Ripples XRP: Ripple registers a trademark for a product focused on financial services
Ripple’s latest trademark application highlights a new product focusing on financial services.
The product is intended to provide users with financial management and administrative services.
The new service is called PayString.
New with Ripple’s XRP
The San Francisco-based Fintech company Ripple Labs Inc. (the company behind Ripples XRP) filed a trademark application on 6 November for a product focusing on financial services.
As explained in the notification, the product in question is called PayString and falls within categories such as „electronic financial services, i.e. monetary services for receiving and paying out transfers and gifts of money“, both in fiat and virtual currencies.
The proposed service will also enable users to exchange fiat and virtual currencies over a computer network, as well as provide financial transaction verification services, financial management and administration services and electronic transmission of digital currency.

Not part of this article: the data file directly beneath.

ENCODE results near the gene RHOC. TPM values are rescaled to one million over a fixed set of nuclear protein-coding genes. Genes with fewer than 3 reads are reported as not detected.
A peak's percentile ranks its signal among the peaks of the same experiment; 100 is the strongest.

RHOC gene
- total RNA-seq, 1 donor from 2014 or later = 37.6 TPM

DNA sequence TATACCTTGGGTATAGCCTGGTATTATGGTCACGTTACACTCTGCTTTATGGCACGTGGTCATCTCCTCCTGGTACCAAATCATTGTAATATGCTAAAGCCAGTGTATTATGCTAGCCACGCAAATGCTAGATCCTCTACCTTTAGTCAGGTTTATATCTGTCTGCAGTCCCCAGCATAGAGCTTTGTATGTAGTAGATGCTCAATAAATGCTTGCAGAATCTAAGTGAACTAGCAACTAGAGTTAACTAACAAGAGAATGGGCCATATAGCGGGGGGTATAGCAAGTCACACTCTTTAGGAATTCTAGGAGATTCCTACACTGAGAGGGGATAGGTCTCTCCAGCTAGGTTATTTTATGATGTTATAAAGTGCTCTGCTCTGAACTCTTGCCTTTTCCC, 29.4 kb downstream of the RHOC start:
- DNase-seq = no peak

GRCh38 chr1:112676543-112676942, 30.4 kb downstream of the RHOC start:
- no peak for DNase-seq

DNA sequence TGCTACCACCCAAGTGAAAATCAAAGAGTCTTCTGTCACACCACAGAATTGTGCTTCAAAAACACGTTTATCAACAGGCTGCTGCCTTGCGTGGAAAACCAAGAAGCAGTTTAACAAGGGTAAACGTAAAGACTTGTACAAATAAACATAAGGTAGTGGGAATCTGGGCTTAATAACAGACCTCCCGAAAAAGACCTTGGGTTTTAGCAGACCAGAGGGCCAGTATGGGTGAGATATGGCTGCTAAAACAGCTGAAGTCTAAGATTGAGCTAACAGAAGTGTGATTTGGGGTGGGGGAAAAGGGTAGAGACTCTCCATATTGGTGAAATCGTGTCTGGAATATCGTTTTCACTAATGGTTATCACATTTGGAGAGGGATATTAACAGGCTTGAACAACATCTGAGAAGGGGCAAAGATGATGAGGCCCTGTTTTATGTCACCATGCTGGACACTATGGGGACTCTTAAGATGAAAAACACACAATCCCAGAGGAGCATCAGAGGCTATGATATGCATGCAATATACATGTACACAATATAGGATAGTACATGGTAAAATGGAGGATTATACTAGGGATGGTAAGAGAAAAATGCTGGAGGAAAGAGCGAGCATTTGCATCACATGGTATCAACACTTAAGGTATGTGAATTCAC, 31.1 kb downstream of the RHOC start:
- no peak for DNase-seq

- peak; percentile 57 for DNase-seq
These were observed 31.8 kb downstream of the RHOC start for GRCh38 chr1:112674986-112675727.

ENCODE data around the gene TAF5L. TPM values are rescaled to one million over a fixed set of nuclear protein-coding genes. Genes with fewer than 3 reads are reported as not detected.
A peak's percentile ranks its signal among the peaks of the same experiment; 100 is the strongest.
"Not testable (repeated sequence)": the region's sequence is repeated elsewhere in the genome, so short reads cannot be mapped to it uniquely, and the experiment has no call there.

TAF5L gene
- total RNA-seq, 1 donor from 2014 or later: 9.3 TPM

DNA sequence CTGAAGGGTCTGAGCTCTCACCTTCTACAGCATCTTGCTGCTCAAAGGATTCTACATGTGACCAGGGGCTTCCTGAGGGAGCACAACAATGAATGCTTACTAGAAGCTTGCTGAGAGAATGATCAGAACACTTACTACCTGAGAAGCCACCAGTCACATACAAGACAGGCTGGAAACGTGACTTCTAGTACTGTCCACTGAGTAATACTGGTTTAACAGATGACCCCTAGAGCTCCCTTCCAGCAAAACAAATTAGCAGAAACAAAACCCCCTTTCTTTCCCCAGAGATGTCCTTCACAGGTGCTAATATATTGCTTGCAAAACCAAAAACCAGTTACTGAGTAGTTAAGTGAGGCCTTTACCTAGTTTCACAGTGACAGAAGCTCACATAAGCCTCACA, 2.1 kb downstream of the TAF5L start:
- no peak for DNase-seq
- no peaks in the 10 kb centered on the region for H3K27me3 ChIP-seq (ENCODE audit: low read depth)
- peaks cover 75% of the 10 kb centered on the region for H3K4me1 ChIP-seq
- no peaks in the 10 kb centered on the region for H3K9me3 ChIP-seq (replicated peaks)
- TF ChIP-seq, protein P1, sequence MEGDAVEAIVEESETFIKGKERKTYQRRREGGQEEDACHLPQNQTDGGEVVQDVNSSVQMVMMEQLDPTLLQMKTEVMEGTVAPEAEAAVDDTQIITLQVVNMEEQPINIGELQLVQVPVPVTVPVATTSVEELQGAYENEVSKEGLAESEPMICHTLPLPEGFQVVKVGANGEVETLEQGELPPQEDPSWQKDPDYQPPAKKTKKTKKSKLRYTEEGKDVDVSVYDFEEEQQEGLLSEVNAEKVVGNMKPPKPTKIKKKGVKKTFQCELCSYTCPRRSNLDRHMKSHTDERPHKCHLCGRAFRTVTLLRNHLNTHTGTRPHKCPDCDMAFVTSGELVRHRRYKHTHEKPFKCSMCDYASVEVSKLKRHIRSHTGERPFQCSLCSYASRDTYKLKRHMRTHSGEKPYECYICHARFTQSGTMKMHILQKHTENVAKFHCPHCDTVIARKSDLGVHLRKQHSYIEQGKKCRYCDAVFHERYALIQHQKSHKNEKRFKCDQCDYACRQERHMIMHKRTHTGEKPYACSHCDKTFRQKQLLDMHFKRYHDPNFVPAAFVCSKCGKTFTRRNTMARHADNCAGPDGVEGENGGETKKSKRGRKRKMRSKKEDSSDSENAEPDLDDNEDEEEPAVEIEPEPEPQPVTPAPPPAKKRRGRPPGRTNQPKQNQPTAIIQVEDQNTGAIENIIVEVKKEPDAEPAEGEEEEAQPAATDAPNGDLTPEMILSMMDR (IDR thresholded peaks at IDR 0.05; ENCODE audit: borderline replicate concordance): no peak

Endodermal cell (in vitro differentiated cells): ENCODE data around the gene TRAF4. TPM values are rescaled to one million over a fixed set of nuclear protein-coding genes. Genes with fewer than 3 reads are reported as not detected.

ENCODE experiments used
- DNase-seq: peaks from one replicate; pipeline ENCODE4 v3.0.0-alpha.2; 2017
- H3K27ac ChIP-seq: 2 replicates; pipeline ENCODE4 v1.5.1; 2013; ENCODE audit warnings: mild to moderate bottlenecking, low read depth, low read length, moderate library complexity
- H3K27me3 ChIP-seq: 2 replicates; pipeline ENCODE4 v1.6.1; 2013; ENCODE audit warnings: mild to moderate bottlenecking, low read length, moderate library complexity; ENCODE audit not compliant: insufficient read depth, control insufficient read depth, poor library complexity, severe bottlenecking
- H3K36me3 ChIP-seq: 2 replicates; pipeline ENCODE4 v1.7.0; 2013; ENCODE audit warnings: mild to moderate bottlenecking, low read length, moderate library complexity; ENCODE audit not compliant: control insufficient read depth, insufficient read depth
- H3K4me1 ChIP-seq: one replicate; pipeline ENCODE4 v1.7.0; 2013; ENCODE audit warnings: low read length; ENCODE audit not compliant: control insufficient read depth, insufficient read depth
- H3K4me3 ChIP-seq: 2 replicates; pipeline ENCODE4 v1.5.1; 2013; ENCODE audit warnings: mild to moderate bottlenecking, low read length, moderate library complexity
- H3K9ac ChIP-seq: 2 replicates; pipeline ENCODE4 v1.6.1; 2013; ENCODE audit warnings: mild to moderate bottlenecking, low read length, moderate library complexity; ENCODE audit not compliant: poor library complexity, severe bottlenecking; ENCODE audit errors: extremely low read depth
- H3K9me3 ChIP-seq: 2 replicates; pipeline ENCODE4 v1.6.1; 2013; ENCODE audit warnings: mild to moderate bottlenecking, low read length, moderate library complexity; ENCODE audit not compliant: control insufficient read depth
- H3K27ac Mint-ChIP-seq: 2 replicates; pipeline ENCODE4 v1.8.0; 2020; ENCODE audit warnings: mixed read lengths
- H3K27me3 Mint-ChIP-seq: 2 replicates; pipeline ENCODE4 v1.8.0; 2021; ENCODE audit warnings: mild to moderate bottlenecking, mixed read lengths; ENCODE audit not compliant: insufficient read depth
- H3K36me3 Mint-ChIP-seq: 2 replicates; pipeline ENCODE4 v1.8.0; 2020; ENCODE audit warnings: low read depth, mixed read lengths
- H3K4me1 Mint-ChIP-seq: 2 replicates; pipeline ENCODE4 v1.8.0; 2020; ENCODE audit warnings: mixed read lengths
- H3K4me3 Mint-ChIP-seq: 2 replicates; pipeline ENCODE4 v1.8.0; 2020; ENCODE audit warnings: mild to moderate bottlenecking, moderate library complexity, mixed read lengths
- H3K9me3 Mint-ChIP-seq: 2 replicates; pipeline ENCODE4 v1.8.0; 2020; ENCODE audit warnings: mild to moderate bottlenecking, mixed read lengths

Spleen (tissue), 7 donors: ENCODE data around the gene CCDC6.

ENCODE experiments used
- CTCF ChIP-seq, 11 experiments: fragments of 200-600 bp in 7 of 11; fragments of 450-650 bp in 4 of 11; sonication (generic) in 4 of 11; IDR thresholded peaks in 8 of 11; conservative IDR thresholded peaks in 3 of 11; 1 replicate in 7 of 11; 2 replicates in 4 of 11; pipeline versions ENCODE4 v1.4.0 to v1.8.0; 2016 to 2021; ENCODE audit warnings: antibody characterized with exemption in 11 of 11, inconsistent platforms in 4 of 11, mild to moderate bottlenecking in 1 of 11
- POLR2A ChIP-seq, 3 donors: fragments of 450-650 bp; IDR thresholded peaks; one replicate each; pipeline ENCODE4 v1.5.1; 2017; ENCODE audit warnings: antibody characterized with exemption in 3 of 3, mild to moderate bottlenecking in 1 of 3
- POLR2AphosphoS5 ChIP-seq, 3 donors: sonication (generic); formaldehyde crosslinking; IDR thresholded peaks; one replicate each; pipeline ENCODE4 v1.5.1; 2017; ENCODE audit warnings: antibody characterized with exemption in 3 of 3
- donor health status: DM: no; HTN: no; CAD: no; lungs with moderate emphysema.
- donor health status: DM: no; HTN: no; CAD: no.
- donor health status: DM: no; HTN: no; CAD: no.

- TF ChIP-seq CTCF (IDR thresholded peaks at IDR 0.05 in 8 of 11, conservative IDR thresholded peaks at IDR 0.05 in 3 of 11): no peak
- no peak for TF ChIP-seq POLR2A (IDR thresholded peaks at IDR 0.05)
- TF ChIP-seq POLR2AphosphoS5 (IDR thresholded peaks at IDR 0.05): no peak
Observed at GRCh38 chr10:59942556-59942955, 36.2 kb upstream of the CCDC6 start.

According to the United States Patent and Trademark Office, the application was accepted on 14 November but has not yet been allocated to an examiner.
Trade mark wars
In June, Ripple applied for two trade marks for a similar product called PayID in the United States. Ripple used PayID in connection with 40 companies in the Open Payments Coalition, several of which were based in Australia.
After a major Australian payment company called New Payments Platform Australia (NPPA) learned about it, NPPA accused Ripple of illegal use of its trademark and filed a lawsuit against the Fintech start-up.
The suit alleges that the „PayID“ brand was developed by NPPA and launched in February 2018 with a $3.3 million Australian dollar campaign, including international advertising.
However, it appears that the NPPA secured copyright in Australia for „PayID“ with a space in March 2017 and filed „PayID“ without a space in October 2017.
The application filed in October for „PayID“ without spaces has become invalid. The Australian Government therefore did not issue the trademark.
Ripple’s CEO Chris Larsen has already warned that the company is about to move its headquarters overseas in response to excessive regulation in the US.